Aditi and I were excited by the opportunity to teach a small group of ‘at risk’ teenagers a relaxation technique. Mainstream education has exhausted all possible teaching formats for these kids, so they are enrolled in a school that has a curriculum structured to accommodate their relatively low attention span.
We delivered an abbreviated talk that focused on the simplicity of how letting go of intense thinking reveals peace and happiness, and dissolves intense behaviour.
When we asked, “What is your highest desire?” the teenagers were quick to identify happiness, peace, freedom and even enlightenment. Winning Lotto was another – but in the end happiness won out.
The primary reason that they wanted to learn a relaxation technique was because they wanted to be accepted for who they are – they’d had enough of feeling isolated and separate in life.
One was aware that he could be happy one moment, and unhappy the next - for no apparent reason. He was also aware he wasn’t his true self when he was with different groups of friends. He said he modified his behaviour to fit in.
When we asked, “Do any of you have a sense that you are here to do something big in this life?” instantly they all said, “yes.”
I suggested the only way they can play big is to let go of the limiting patterns of thinking. It is only the mind that doubts our abilities, or suggests that we are incapable, or we are misfits. Letting go of those thoughts frees us to do whatever big things we are here to do.” It was clear they all understood that.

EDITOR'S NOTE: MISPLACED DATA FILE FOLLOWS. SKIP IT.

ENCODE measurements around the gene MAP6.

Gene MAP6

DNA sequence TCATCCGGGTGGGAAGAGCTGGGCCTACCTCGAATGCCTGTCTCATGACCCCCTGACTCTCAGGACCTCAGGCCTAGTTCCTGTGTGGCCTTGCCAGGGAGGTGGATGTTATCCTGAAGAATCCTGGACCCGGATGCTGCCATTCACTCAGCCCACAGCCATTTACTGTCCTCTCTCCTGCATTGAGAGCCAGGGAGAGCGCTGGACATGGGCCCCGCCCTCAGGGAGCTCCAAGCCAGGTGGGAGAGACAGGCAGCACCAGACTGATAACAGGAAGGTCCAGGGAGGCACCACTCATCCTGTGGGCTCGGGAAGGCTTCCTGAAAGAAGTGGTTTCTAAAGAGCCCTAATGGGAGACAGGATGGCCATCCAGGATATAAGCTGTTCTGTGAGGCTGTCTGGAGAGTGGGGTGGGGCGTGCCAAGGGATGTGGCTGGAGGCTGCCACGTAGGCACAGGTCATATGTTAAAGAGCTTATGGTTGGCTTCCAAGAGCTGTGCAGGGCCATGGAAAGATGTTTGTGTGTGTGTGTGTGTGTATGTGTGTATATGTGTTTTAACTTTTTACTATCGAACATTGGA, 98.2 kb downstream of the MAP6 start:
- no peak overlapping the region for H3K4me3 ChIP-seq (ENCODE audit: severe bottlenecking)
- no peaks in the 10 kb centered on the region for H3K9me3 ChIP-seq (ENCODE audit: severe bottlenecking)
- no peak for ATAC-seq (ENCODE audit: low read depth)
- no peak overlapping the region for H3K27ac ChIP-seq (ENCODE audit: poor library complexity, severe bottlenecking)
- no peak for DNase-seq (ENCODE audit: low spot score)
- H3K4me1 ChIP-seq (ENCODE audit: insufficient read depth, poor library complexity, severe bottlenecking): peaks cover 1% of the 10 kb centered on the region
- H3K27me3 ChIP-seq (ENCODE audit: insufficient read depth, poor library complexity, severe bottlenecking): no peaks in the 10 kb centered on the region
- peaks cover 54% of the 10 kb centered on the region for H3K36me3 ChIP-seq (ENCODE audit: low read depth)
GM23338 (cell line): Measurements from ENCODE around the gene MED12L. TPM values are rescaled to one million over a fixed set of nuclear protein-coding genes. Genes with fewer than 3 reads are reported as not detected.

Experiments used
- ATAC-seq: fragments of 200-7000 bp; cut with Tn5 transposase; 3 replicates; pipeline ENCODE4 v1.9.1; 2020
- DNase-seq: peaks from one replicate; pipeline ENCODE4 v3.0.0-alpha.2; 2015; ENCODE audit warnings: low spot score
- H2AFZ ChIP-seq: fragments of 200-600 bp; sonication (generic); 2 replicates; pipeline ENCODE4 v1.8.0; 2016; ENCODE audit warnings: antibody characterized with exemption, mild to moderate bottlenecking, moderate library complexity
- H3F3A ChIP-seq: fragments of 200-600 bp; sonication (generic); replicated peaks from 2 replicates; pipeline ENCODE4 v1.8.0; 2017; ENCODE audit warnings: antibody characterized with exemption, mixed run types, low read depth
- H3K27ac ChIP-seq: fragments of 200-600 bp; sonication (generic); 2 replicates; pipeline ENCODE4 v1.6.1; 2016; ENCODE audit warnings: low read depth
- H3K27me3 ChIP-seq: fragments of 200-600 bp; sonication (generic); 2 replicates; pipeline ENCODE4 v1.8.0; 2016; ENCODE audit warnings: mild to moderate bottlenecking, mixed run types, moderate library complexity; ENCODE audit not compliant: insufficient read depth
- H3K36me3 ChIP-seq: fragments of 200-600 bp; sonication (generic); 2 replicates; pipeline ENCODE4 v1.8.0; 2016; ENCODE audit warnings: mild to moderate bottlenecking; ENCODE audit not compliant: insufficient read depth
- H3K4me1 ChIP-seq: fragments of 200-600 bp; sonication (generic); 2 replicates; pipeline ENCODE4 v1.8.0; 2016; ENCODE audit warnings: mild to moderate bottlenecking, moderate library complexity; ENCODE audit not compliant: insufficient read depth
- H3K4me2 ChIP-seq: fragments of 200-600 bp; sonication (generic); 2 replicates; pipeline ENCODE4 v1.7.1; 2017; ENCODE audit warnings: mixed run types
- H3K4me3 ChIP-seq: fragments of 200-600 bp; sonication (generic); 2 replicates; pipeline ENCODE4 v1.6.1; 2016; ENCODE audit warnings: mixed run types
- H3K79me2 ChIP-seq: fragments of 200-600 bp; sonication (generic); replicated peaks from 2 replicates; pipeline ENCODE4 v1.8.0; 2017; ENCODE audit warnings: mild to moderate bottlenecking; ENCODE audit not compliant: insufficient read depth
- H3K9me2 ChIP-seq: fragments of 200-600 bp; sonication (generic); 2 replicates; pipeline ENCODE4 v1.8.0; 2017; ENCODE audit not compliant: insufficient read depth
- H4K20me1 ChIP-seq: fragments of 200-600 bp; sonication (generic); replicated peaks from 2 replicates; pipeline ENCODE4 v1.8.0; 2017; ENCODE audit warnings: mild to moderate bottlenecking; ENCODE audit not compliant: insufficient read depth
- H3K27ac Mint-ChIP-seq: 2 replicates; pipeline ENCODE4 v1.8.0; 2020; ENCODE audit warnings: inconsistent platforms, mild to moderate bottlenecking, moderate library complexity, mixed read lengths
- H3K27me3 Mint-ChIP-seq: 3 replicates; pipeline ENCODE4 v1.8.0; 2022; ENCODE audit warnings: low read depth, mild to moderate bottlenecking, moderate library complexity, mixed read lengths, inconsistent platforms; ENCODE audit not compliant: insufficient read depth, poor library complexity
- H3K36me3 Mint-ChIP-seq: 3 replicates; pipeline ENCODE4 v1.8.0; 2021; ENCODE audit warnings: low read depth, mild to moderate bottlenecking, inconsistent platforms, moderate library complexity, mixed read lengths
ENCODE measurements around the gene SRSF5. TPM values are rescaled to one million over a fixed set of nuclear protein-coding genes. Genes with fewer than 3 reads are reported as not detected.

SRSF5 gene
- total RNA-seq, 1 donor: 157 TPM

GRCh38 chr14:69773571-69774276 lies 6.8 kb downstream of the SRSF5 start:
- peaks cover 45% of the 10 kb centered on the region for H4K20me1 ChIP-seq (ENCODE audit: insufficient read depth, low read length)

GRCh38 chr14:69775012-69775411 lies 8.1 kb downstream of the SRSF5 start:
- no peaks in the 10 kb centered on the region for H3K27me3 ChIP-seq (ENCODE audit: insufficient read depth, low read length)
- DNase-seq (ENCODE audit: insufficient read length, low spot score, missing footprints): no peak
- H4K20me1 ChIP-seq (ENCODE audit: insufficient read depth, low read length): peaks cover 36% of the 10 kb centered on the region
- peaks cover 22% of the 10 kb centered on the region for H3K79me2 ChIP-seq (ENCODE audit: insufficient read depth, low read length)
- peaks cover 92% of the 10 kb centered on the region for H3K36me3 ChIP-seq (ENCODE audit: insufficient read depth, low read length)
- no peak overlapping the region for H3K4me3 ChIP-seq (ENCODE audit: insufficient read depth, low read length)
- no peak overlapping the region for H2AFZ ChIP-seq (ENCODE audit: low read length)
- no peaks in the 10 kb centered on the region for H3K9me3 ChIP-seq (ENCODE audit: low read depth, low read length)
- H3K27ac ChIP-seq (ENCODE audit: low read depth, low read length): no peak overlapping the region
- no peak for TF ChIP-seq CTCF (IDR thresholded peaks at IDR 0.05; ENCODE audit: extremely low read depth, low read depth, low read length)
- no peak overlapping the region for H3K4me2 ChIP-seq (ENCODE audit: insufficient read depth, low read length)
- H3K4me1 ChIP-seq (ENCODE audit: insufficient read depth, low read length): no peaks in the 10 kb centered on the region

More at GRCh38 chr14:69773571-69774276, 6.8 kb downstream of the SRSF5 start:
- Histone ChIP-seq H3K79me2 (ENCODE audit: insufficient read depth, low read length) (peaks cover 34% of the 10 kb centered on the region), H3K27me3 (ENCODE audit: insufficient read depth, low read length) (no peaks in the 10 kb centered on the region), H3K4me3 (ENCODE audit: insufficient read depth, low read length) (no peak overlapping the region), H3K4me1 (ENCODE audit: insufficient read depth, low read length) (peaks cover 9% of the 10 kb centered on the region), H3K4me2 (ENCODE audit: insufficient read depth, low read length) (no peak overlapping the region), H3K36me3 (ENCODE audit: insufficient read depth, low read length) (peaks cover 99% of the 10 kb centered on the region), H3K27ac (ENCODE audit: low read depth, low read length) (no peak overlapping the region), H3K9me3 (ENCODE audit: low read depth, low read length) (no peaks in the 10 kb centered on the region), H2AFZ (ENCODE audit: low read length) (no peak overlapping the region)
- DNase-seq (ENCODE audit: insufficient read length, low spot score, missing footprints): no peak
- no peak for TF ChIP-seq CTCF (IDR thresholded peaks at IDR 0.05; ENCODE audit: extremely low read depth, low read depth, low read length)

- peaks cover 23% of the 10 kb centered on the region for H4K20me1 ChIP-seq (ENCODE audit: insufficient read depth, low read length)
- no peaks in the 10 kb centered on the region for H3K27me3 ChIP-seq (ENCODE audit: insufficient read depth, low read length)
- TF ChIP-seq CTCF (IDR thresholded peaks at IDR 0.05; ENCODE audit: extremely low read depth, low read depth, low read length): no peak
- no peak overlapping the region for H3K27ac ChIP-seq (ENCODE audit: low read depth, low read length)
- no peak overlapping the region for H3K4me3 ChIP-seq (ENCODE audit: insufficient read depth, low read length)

Within 24 hours of learning their first relaxation technique the teenagers were aware of the changes in their ability to experience peace, and feel good about themselves. It was apparent that they were finding it easier to remain attentive. Three of the students had previously taken up to two hours to get to sleep at night, but they all said they fell asleep soon after using the technique in bed.
One of the fascinating things they all revealed was that they have been searching for peace for a long time – they have all tried different meditation techniques but none had worked.
Chances are this little group of ‘at risk’ teenagers are going to be high achievers. We reckon they are here to do big things. It’s up to them now. All they need to do is continue letting go of their propensity to identify with intense thoughts.
Along with two other meditation teachers, we are planning to provide on-going support for the group. Two academics are participating in this pilot scheme – they both keen to initiate a rigorous research project into the impact of meditation on teenagers.